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Report: Injured Workers’ Day rally and march

Kevin Taghabon

June 17, 2017

The Ontario Network of Injured Workers’ Groups (ONIWG) held a solidarity rally and march on June 1 to mark Injured Workers’ Day. Workers and allies came out to show their support at the march, which began at Queen’s Park heading southbound. There were dozens of unions represented including large contingents from Unifor, United Steelworkers, and hundreds from the CUPE convention happening that day. Among the attendees was Fred Hudon, an injured worker advocate who has been active on this front for 56 years. Hudon lost his leg at the age of 17.

The event was held a scant two days after the major Fight for $15 and Fairness victory. Fred Hahn, president of CUPE correctly stated that the Fight for $15 victory did not come from suddenly compassionate Liberals but, “because of activists on the ground moving and mobilizing and fighting for years.”


ONIWG and its allies coalesced around their opposition to the practices of Ontario’s Workplace Safety and Insurance Board (WSIB). This arm of Ontario’s Ministry of Labour has come under fire in recent years for forcing new policies that are aimed primarily at cost cutting, not taking care of workers. Aiden McDonald, one of the organizers of the event, said the WSIB negatively affects working families in Ontario. “Workers who have the most severe injuries, that’s where we see the most problems. The people with the most severe injuries cost the system the most. The people who need the most support get treated the worst, and they’re the ones who fall into poverty. Of injured workers who have permanent impairment, close to 50% fall into poverty.”

McDonald also described a technique WSIB uses where they “deem” a worker to have a new “phantom job” after their injury, even if they have no job or income. WSIB then calculates what this job might pay an injured worker, and reduce the benefits by that amount. WSIB has also drastically reduced the amount of accepted claims for prescription drugs and has been fighting workers in courts to prevent them from claiming benefits if they have pre-existing conditions in certain cases.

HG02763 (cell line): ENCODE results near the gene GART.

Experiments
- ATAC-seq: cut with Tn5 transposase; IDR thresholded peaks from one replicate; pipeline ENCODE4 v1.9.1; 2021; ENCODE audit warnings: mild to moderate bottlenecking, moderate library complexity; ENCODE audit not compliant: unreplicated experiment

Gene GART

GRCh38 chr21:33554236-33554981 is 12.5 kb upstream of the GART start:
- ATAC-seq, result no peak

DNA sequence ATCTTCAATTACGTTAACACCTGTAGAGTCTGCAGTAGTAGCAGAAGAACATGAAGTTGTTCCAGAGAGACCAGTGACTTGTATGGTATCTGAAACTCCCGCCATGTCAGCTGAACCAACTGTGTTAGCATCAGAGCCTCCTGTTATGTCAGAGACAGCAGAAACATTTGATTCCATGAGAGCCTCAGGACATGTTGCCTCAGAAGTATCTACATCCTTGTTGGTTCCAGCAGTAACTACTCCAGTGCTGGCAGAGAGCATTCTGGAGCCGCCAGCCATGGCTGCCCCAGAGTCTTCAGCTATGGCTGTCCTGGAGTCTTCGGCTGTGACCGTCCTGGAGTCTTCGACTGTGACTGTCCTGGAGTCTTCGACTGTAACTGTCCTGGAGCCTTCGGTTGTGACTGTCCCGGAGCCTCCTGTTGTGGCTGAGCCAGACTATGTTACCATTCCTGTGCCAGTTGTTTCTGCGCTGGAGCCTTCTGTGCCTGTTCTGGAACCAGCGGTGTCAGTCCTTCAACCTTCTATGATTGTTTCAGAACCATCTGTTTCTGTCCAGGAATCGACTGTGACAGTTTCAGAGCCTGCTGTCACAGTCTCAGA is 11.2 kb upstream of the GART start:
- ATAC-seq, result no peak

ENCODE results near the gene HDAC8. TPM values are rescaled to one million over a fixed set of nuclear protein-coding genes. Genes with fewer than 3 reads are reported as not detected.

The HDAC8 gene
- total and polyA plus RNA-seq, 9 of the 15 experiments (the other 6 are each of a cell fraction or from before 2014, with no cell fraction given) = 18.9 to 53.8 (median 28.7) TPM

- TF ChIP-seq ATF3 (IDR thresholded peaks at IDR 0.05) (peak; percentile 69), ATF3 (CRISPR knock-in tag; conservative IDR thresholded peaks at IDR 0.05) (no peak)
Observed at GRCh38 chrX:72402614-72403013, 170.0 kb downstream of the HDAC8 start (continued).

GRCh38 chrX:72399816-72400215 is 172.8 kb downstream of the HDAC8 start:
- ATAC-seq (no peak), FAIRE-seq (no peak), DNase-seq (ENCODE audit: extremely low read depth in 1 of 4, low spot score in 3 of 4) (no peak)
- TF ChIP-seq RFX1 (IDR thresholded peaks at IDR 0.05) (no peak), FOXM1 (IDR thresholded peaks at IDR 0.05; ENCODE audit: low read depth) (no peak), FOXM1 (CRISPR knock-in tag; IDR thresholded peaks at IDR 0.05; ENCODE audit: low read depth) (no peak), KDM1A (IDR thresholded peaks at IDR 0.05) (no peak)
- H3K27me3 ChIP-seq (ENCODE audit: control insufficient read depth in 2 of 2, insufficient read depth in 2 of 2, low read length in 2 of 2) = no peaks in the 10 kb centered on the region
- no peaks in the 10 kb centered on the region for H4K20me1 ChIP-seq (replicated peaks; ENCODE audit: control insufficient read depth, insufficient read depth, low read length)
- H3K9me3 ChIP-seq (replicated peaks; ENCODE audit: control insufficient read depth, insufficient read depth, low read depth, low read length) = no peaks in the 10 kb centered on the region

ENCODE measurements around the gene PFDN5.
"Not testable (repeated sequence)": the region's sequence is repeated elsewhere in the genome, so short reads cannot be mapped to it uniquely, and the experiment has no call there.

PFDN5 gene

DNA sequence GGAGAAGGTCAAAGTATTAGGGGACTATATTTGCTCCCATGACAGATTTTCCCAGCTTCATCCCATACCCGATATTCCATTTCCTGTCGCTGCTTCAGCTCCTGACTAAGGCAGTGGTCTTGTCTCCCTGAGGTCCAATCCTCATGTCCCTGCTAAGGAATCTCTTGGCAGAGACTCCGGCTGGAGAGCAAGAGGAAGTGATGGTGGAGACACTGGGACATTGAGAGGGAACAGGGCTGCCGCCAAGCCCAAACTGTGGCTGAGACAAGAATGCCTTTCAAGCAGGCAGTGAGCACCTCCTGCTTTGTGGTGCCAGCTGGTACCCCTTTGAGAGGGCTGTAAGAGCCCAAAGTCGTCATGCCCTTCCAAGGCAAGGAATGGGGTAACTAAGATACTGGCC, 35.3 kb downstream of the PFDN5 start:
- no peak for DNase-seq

The patterns of neglect go far beyond these examples and were aired by speakers at the end of the rally outside the CUPE convention. Injured workers and union members shared their stories of hardship, resilience, and dedication in the face of injustice. One of the most moving speeches was delivered by Janice Hobbs-Martell. Her father, Jim Hobbs, had died days before from an occupation-related cause which the WSIB was unwilling to compensate for or recognize. Hobbs was a miner in Elliot Lake where aluminum-laden McIntyre powder was deliberately circulated in mines to act as a protective agent against silicosis. After two years in the mine, Hobbs developed Parkinson’s disease, a neurological disorder.

Hobbs’ case never reached the tribunal level because the WSIB enacted a negative policy (i.e. an exemption, stating what isn’t covered), which Janice contends was foresight to avoid having to cover 20,000 similarly exposed industry workers. This policy states that neurological disorders are not occupational diseases when they are claimed to be a result of exposure to aluminum – a neurotoxin.

Janice Hobbs-Martell overcame her grief to give a public speech about her father mere days after his passing.  “I asked [my father] for his blessing to tell his story and to do a project to make sure other people who are exposed to this have justice. He said yes, which was hard for him because my father was a very private person, a very proud person.” Fighting through tears, Hobbs-Martell continued, “our miners go underground. People don’t see what they go through…They’re hidden. And I’m speaking for them,” she said. Sounds of solidarity carried through the large crowd.

“It’s hard for me to be here today. When my dad died, he died without answers. He doesn’t know what the effects of the aluminum dust were, but he knows that I’m fighting and he knows that I will see this through. My family chose to delay the funeral so that we could have an autopsy done, for the greater good, so that people might learn what this did to their bodies, what it did to their brains…What I’m asking everyone here to do is to remember his name, his name is Jim Hobbs…I would as you to say his name, Jim Hobbs. And when the person beside you asks you who Jim Hobbs is, you tell them, ‘Jim Hobbs was a worker, he was a miner who went to work to support his family…you tell them that Jim Hobbs lost his life, gave up his life in the mines. You tell them that Jim Hobbs’ daughter would give up her life to make sure that there are changes to the compensation system.”

Janice Hobbs-Martell runs the McIntyre Powder Project in an aim to raise awareness of the risks and collect testimony from miners who have to fight through the same conditions her father did.

You can find more information about the project on their website and Facebook page. For more information about the ONIWG visit their site

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